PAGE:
fashion a bioweapon with the potential for mass destruction, they
"This work should never have been
done," says Richard Ebright, a molecular biologist at Rutgers
University in Piscataway, New Jersey, and the Howard Hughes
Medical Institute who has a strong interest in biosecurity
The research by the Kawaoka and Fouchier
teams set out to answer a question that has long puzzled scientists:
Does H5N1, which rarely causes human
disease, have the potential to trigger a pandemic?
The virus has decimated poultry flocks
on three continents but has caused fewer than 600 known cases of flu
in humans since it emerged in Asia in 1997, although those rare
human cases are often fatal.
Because the virus spreads very
inefficiently between humans it has been unable to set off a chain
reaction and circle the globe.
Some scientists think the virus is probably unable to trigger a
pandemic, because adapting to a human host would likely make it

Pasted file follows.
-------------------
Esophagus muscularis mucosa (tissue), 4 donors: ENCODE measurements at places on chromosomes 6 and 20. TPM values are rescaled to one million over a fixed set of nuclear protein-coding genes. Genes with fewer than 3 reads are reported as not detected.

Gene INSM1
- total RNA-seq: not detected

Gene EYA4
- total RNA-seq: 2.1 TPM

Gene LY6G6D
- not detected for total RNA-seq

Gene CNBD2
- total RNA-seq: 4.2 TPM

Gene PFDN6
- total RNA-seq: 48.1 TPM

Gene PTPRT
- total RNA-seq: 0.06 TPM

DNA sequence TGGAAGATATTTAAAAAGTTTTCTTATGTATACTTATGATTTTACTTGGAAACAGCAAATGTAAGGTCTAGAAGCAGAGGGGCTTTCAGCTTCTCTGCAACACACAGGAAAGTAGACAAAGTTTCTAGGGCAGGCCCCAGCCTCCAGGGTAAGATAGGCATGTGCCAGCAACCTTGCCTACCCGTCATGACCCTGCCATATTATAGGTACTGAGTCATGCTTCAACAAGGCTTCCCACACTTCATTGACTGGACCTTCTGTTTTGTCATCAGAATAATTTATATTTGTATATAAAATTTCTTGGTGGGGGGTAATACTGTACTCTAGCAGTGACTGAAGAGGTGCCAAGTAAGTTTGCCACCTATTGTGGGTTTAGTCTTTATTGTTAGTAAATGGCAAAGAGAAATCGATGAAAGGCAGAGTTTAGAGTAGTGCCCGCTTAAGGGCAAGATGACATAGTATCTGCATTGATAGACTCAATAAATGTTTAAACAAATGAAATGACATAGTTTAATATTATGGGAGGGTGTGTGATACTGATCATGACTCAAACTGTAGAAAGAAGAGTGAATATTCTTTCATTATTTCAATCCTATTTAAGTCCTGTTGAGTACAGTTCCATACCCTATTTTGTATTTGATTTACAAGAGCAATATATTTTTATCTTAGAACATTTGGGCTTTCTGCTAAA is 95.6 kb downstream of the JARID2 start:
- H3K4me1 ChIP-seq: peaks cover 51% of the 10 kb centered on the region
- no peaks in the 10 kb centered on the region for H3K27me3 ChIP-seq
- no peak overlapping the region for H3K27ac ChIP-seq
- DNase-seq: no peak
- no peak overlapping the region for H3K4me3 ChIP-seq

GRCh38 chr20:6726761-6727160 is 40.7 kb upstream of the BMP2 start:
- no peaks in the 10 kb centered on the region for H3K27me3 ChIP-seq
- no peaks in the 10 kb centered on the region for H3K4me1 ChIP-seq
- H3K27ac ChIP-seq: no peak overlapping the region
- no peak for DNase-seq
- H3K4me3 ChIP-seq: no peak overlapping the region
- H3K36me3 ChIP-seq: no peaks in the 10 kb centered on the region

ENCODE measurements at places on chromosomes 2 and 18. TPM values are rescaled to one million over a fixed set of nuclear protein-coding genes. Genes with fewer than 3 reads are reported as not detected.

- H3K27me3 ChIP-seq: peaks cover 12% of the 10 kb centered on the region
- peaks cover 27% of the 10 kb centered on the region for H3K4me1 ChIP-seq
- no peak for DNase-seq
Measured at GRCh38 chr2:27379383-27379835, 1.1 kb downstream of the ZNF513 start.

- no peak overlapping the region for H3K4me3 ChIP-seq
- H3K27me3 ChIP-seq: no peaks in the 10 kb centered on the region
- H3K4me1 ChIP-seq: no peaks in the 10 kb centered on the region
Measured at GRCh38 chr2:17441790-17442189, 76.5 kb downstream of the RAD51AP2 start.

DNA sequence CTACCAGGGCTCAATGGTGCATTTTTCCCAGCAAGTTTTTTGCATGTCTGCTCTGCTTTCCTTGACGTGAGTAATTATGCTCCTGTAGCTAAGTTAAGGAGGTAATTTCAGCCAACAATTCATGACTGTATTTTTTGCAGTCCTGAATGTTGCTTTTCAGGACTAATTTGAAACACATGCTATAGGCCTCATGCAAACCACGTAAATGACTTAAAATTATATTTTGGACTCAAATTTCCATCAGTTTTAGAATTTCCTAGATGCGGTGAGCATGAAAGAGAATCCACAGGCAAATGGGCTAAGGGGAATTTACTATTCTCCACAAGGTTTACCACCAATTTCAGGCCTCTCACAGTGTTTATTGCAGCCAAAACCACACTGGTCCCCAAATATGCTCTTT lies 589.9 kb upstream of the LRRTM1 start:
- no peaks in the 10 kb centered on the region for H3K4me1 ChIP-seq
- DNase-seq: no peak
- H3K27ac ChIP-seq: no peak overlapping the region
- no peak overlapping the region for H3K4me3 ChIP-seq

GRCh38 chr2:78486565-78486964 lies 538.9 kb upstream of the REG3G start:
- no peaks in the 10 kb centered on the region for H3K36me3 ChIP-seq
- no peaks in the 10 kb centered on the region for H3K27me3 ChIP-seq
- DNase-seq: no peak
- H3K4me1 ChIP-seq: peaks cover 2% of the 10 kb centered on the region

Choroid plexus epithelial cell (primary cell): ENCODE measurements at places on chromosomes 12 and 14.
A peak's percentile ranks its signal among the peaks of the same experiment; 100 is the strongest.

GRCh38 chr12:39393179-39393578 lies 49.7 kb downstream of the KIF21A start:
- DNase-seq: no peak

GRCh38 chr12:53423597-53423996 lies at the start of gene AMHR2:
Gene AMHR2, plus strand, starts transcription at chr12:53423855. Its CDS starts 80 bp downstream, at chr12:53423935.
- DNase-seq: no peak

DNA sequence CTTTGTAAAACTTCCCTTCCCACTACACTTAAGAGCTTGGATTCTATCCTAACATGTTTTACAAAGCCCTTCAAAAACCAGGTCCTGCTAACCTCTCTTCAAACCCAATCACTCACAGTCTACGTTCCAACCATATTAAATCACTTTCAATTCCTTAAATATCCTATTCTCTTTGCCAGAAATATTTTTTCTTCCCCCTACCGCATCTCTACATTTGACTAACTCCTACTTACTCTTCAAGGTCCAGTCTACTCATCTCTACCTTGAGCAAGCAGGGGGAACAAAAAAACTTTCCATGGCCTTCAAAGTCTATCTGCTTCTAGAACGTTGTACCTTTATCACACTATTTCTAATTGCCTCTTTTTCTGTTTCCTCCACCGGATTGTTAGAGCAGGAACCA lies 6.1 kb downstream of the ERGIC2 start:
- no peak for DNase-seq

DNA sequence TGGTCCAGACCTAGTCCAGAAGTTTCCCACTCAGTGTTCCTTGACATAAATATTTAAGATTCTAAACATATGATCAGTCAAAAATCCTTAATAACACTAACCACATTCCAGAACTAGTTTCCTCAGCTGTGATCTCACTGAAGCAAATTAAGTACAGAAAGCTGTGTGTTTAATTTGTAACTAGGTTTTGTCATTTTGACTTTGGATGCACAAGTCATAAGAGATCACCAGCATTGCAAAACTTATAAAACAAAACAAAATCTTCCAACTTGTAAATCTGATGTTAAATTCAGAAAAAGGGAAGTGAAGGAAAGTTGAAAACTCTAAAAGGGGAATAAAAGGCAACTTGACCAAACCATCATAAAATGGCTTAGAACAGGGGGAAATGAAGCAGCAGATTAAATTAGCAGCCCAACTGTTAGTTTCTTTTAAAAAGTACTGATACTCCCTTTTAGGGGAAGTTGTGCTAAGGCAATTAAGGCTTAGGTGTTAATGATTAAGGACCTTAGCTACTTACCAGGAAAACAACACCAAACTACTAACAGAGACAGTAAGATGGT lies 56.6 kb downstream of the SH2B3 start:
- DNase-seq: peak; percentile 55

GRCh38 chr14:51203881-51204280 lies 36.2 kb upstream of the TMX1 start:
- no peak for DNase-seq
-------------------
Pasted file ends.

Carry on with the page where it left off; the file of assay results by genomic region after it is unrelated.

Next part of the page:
unable to reproduce. Some also believe the virus would need to
reshuffle its genes with a human strain, a process called
reassortment, that some believe is most likely to occur in pigs,
which host both human and avian strains.
Based on past experience, some
scientists have also argued that flu pandemics can only be caused by
H1, H2, and H3 viruses, which have been replaced by each other in
the human population every so many decades - but not by H5.
Fouchier says his study shows all of
that to be wrong.
Although he declined to discuss details of the research because the
paper is still under review, Fouchier confirmed the details given in
in New Scientist and
Scientific American about a
September meeting in Malta where he first presented the study.
Those stories describe how Fouchier
initially tried to make the virus more transmissible by making
specific changes to its genome, using a process called
genetics; when that failed, he passed the virus from one ferret to
another multiple times, a low-tech and time-honored method of making
a pathogen adapt to a new host.
After 10 generations, the virus had become "airborne": Healthy
ferrets became infected simply by being housed in a cage next to a
sick one. The airborne strain had five mutations in two genes, each
of which have already been found in nature, Fouchier says; just
never all at once in the same strain.
Ferrets aren't humans, but in studies to date, any influenza strain